Couple of months back, we at Vision Cleaning tried using automated commercial high rise window cleaners to clean high rise windows. Our purpose back then was to test these robots with the intention of incorporating them into our commercial high rise window cleaning service especially for dangerous high rise jobs.
Two months and 19 attempts later, we’ve given up. Here’s why:
Setting up the commercial high rise window cleaning robot takes about as much time as setting up the tools, equipment and cleaning platform for humans to do the job. The highland window cleaner needed to be properly aligned and its grip to the glass and non-glass surface had to be properly tested before letting it go. The automated window cleaning robot needed to be always released from the top so that the weight of the wire does not detach the robot from the glass surface.
The biggest challenge we faced using robots in high-rise window cleaning situations was the fact that a high rise building or commercial front, is not always 100% glass but usually a combination of glass and metal or glass and concrete or some other fancy material.
Before we let the commercial high rise window cleaning robot begin, we need to ensure that the surface will provide sufficient adhesive force for the robot to cling to. Also, to provide an element of safety, we needed to anchor the robot tether firmly to the roof as there was always a danger that the robot or automated commercial high rise window cleaner might fall off in which case, at the very least we would have lost an expensive piece of equipment and in a worst case scenario, people might get injured or even killed. A Domestic window cleaner can weigh anything from 5kgs to 25kgs. Imagine it dropping on somebody from say 20 stories up. The potential for serious injury or death is very real.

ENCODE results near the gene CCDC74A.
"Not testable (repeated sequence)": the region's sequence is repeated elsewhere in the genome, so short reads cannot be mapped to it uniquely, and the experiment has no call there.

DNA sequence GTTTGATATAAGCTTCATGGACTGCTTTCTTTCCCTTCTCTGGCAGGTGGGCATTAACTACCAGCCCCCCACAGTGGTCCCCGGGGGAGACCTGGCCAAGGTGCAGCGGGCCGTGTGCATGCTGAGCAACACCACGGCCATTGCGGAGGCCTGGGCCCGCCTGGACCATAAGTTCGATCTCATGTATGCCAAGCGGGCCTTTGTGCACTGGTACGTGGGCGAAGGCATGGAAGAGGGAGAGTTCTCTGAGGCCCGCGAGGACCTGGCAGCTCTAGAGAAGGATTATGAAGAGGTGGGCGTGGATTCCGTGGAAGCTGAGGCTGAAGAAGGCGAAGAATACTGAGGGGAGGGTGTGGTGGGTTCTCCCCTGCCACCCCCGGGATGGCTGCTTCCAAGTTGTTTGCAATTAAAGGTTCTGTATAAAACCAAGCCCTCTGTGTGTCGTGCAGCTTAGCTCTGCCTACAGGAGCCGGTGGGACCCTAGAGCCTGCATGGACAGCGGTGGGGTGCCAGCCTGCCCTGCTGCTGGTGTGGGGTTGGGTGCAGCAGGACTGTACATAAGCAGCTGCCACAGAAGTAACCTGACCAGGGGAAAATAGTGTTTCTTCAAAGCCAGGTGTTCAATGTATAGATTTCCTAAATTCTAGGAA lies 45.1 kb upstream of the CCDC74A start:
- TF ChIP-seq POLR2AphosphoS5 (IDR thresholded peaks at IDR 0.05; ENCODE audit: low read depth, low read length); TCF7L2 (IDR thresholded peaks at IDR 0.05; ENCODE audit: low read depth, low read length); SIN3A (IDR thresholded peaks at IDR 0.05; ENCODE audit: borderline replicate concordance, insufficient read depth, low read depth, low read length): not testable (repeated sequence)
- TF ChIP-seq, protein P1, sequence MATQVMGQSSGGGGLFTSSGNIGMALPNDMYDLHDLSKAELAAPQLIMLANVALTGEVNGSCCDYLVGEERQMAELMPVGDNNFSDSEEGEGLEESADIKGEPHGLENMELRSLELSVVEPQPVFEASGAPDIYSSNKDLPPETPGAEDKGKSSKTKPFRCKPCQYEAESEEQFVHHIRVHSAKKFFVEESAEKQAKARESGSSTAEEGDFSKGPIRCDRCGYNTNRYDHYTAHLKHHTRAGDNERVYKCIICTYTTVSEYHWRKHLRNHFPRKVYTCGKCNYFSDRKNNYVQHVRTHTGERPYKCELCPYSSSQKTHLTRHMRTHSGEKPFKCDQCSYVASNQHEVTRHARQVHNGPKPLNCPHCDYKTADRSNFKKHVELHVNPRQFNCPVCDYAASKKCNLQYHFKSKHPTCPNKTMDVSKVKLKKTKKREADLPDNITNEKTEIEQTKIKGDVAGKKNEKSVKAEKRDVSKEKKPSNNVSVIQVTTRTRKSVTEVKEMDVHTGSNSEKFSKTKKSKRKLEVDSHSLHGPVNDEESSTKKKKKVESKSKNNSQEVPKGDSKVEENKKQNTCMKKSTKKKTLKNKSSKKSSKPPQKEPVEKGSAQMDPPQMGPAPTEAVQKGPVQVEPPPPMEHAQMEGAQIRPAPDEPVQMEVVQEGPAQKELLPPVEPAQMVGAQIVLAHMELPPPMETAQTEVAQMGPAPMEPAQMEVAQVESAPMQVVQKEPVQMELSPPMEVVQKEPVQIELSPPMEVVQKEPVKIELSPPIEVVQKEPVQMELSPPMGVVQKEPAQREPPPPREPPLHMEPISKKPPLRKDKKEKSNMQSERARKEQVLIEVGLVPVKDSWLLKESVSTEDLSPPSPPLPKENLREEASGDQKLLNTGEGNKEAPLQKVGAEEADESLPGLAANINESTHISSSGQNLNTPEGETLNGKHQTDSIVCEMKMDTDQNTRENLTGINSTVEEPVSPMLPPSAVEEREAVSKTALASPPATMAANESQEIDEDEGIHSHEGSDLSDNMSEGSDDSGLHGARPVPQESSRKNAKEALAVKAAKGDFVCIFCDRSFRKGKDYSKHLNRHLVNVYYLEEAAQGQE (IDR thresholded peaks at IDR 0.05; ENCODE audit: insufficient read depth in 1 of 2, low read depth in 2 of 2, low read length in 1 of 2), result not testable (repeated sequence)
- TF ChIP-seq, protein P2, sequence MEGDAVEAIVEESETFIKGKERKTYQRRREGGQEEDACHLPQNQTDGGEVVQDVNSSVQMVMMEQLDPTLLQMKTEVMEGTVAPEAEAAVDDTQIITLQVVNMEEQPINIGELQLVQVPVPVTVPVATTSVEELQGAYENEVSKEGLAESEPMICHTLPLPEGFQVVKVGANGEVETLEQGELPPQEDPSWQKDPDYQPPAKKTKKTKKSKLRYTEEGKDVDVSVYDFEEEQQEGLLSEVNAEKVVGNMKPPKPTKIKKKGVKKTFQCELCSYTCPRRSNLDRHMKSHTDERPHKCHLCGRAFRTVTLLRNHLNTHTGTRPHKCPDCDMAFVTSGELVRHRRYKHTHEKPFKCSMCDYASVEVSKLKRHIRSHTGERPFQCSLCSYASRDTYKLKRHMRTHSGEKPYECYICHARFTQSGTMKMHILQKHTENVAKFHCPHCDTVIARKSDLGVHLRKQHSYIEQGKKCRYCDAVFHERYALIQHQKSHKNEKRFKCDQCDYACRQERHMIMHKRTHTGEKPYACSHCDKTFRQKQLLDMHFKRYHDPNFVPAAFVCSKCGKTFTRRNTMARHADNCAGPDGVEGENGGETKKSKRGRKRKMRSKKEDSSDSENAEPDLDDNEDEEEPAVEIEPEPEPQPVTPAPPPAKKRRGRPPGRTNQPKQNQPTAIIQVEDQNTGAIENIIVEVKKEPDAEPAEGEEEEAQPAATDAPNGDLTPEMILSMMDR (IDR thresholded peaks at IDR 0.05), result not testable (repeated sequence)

Setup and safety issues apart, the main reason we decided against using automated Professional window cleaning services robots was the fact that as yet, they just don’t do a good job. A robot window cleaning device has no way of distinguishing a dusty window from a grime covered dirty window. It treats all glass surfaces alike and therein lays the ultimate problem to using robots for cleaning windows. Also, unlike humans, the robot has no way of sensing how much pressure its cleaning brush can exert over the glass. In our experience, window panes are not uniformly dirty and therefore treating each and every pane the same does not do a good job of cleaning windows at all.
The ultimate test came when we cleaned two identical glass surfaces of a large shopping mall. One surface was cleaned by our human crew while the other was cleaned by the robotic professional window cleaners. The manager at the mall was far from impressed with the robot. He said and I quote, “good attempt by the robot but your human crew would have to redo the part the robot did”. And that folks was the last time we used an automated window cleaner. When it comes to window cleaning only humans can do a job that will be appreciated by fellow humans.